Salmon may not be happy when we eat them, but we’re happy learning about them. So in a symbiotic relationship, we should take care of them so that future observers of these masters of migration can continue to inspire future generations of nature lovers. In Living Waters, Illustra Media tells the story of the salmon’s amazing life cycle. What’s new about these fish that swim thousands of miles at sea, yet find their native freshwater streams years later? Several discoveries have come to light since the film was released.
One news article says that “Happy salmon swim better.” Like people, salmon can get anxious. “Current research from Umeå University shows that the young salmon’s desire to migrate can partly be limited by anxiety,” this article says. Fear of the unknown downstream slows down the young migrants. But is this experiment ethical?
The research team studied how salmon migration was affected both in a lab, where salmon migrated in a large artificial stream, and in a natural stream outside of Umeå in Northern Sweden. In both environments, researchers found that salmon treated with anxiety medication migrated nearly twice as fast as salmon who had not been subjected to treatment. Several billion animals migrate yearly and the results presented here, i.e. that anxiety limits migration intensity, is not only important for understanding salmon migration but also for understanding migration in general. [Emphasis added.]
Well, maybe these salmon got a little too happy! The scientists may have only discovered that whatever they gave them made them reckless, like snowboarders on stimulants. Natural anxiety might serve to protect salmon from unnecessary risks. In any case, we do not recommend letting your kid give Ritalin to your goldfish as a science project.
You can imagine the stress on a salmon in this next story. Look at the video of 9-to-10 pound chum salmon swimming across a Washington state highway, right in front of an oncoming car. Why did the salmon cross the road? Because the scent of its natal stream took a shortcut over the highway after heavy rain, National Geographic explains. In the article you can also watch a bobcat take advantage of the opportunity.
The last story was about too little water; this one on Phys.org is about too much. “How will salmon survive in a flooded future?” Fishery scientists, realizing how important salmon fishing is to the northwest economy (it’s a $1 billion industry in Alaska), are worried that flood conditions in spawning grounds might scour the delicate salmon eggs out of their nests and wash them away downstream. The key to preserving their breeding grounds, they found, is keeping the area’s rivers and floodplains pristine.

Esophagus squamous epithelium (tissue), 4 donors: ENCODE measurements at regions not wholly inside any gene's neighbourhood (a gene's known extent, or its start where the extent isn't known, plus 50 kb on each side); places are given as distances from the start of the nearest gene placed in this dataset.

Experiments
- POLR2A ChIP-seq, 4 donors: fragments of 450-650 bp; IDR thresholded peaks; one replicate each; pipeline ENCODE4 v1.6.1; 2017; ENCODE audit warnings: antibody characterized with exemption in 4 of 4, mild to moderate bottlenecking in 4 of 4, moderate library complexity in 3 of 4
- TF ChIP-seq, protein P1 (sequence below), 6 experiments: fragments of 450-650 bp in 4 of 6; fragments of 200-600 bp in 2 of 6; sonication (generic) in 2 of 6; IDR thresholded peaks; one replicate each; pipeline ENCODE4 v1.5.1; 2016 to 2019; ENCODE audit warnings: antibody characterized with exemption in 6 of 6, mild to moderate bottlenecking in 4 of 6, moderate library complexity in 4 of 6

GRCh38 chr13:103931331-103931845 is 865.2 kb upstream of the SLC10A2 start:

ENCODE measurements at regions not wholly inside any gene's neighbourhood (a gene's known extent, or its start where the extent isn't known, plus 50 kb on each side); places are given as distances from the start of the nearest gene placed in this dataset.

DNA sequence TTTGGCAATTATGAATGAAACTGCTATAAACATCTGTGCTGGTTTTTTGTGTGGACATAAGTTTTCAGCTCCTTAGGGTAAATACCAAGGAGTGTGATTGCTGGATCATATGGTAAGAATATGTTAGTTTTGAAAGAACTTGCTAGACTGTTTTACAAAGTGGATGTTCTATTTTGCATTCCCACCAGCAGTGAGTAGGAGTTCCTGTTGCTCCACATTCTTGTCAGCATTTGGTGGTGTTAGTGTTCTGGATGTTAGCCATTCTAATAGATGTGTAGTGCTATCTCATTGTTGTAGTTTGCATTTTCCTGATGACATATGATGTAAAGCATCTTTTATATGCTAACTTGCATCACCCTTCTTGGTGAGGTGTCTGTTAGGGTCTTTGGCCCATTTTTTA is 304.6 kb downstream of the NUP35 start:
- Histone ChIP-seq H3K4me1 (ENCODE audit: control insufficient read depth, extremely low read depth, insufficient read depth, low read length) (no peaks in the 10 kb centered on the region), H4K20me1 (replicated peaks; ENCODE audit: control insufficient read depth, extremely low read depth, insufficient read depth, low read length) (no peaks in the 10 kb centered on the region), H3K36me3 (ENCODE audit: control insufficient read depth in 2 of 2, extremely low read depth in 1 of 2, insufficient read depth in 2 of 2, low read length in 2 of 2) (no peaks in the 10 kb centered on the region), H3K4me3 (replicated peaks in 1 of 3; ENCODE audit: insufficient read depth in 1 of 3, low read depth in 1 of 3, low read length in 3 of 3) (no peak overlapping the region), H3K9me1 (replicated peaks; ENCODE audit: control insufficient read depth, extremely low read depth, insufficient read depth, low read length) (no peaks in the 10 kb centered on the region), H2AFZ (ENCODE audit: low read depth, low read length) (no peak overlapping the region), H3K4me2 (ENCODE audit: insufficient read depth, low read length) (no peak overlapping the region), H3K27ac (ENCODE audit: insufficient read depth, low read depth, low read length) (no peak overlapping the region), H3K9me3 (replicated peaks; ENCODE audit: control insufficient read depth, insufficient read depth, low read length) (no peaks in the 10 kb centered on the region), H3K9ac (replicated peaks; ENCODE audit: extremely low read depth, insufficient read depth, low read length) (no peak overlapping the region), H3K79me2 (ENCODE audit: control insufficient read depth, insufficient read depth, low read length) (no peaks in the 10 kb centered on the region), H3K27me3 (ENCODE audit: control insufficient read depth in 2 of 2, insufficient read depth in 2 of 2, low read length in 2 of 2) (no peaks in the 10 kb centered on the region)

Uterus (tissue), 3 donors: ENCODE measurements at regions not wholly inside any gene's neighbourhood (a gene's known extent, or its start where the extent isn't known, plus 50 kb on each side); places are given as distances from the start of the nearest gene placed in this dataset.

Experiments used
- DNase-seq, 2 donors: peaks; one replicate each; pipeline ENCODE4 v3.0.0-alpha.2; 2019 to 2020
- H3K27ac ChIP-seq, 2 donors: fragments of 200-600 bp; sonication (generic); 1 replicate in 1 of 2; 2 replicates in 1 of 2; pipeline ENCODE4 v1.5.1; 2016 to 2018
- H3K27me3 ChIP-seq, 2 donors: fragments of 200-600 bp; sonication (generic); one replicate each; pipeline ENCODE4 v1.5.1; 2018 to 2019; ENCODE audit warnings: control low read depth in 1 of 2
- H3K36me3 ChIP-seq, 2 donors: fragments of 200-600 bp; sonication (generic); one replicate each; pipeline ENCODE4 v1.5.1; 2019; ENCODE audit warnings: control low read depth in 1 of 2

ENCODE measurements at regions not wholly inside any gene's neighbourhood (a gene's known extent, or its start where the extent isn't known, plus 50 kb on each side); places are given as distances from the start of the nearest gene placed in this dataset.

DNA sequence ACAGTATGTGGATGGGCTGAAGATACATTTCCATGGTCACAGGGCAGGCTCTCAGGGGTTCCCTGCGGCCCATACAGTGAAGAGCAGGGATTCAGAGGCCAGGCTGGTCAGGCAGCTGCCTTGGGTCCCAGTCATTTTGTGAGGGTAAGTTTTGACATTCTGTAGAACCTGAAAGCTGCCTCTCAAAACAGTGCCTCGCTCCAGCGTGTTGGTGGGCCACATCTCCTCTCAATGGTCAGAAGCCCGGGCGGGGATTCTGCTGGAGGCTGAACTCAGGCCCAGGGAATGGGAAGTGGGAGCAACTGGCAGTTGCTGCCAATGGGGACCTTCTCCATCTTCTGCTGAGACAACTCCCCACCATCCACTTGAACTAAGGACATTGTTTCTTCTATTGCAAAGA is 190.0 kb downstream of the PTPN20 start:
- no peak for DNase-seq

“Flood plains essentially act as pressure release valves that can dissipate the energy of large floods,” says Sloat. “In fact, most salmon prefer to spawn in stretches of river with intact floodplains, which is probably no coincidence because these features of the landscape help protect salmon eggs from flood events.”
Thermoregulation and Osmoregulation
The salmon’s ability to change its gill physiology when going from freshwater to salt water and back is called osmoregulation (see how that’s a great design story, here). Now, researchers at Oregon State University have found that northern sockeye salmon can regulate their temperature as well, “despite evolutionary inexperience.” Imagine that! Maybe they took a class in fish school.
Sockeye salmon that evolved in the generally colder waters of the far north still know how to cool off if necessary, an important factor in the species’ potential for dealing with global climate change….
Research by Oregon State University revealed that sockeyes at the northern edge of that range, despite lacking their southern counterparts’ evolutionary history of dealing with heat stress, nevertheless have an innate ability to “thermoregulate.”
The salmon regulate their body heat by finding water just right for their needs. Sounds simple, doesn’t it?
While it may seem obvious that any fish would move around to find the water temperature it needed, prior research has shown thermoregulation is far from automatic — even among populations living where heat stress is a regular occurrence.
By monitoring tagged fish, the researchers found that the salmon knew how to cool off at tributary plumes or in deeper water. It ends up saving them a lot of energy to stay at their optimum “Goldilocks” temperature — not too hot, not too cold. The scientists never do explain how the sockeye salmon learned to do this despite “evolutionary inexperience.”
Diving Deeper into the Salmon Nose